PET Imaging

  • Created by: LBCW0502
  • Created on: 18-10-18 14:43
What is a neurological disorder?
Any disorder of the body's nervous system. Structural, biochemical or electrical abnormalities in the brain, spinal cord or other nerves can result in a range of symptoms (over 600 recorded disorders)
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Previously, what was the best way to make a positive diagnosis?
By performing an autopsy
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Describe features of screening
Laboratory screening - blood, urine, other substances. Neurological exams - motor functions, reflexes, speech coordination and mental status. X-rays - chest and skull
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Describe features of modern diagnosis
Able to view structure and function. Diagnosis of many complex conditions. MRI, fMRI, CT, SPECT, PET, multi-modality imaging, SPECT-CT, PET-CT, PET-MR
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What are the advantages of SPECT and PET? (1)
CT/MRI give structure rather than functional information. Structure rarely altered in psychiatric illness (only occasionally in neurodegenerative disorders). Functions disturbances occur before structural changes so early detection possible
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What are the advantages of SPECT and PET? (2)
In vivo, non-invasive, 3D images may be combined with other modalities
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What are the additional benefits?
Proof of principle - identification of pathophysiology and drug action. Accurate, objective diagnosis. Monitoring of treatment - early identification. Drug research - speed up process (some drug companies have set up PET centres)
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What does PET stand for?
Positron Emission Tomography
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What does positron mean?
Positively charged electron, produced dual photons (single photon - gamma ray) after annihilation
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What is emission?
Emitted on radioactive decay
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What is tomography?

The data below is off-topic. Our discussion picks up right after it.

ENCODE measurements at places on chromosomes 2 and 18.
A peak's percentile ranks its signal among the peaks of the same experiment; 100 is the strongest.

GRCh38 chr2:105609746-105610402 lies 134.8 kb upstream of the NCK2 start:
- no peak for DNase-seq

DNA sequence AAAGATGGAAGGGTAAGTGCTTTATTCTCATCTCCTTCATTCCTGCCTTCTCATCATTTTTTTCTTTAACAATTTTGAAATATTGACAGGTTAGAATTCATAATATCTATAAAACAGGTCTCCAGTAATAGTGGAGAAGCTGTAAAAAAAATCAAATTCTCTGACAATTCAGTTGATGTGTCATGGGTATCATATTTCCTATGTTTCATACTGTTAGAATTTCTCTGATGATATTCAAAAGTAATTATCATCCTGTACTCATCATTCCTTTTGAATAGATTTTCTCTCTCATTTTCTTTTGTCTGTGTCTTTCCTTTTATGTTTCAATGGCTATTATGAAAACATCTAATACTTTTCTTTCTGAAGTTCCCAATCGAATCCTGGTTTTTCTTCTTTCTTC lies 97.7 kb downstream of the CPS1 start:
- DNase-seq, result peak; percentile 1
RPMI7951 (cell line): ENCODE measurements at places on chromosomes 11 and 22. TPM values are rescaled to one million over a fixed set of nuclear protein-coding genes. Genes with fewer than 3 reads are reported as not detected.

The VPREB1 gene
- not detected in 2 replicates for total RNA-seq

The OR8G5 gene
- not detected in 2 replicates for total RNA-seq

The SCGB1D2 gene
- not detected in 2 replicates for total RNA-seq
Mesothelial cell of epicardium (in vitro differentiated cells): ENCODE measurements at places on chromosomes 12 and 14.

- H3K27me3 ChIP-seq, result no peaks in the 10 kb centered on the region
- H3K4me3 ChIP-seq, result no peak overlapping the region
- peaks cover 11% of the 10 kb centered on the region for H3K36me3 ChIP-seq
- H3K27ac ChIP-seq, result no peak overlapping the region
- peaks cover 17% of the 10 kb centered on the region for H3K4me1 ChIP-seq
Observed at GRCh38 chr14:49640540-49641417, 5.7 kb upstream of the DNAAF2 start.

Slice, 3D image
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What does SPECt stand for?
Single Photon Emission Computed Tomography
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What does MR stand for?
Magnetic Resonance
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State features of designated brain PET scanners
Only the head placed in scanner, not the whole body (more difficult to locate e.g. drug)
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Describe features of radiopharmaceuticals
Radiolabelled drugs used for nuclear medicine procedures
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What are the properties of radiopharmaceuticals
Very small chemical quantity administered (pharmacological effects rare). Pharmaceutical quality (most given IV). Radiation dose at acceptable level
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What is the main challenge when using radiopharmaceuticals?
Logistics of preparation to pharmaceutical standard within half-life
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Describe features of neuroreceptors
Proteins on cellular membranes interact with specific ligands to cause distinct response, characterised by affinity and density. Receptors involved in physiological functions (e.g. memory, emotion, pain, motor response).
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Describe features of radioligands being used in neuroreceptor studies
Radioligands used to visualise an quantify the distribution density and activity of the neuroreceptors. Isotopes used, short half life desirable, need rapid synthesis
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Give examples of radionuclides used in SPECT which have a long half-life
Tc- 99m (6h) and I-123 (13h)
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Give examples of radionuclides used in PET which a short half-life
O-15 (2 min), C-11 (20 min) and F-8 (110 min)
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Describe features of designing a radioligand (1)
C/I commonly used due to short half life but isotopes with a longer half-life may be more appropriate to systems with slower kinetics. PET has higher sensitivity but SPECT allows simultaneous trace systems using isotopes emitting different energies
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Describe features of designing a radioligand (2)
Nanomolar affinity and highly selective to receptor, low non-specific binding in brain tissue, rapid permeation in BBB, metabolites avoided in BBB, high specific activity prevent competing reaction from cold ligand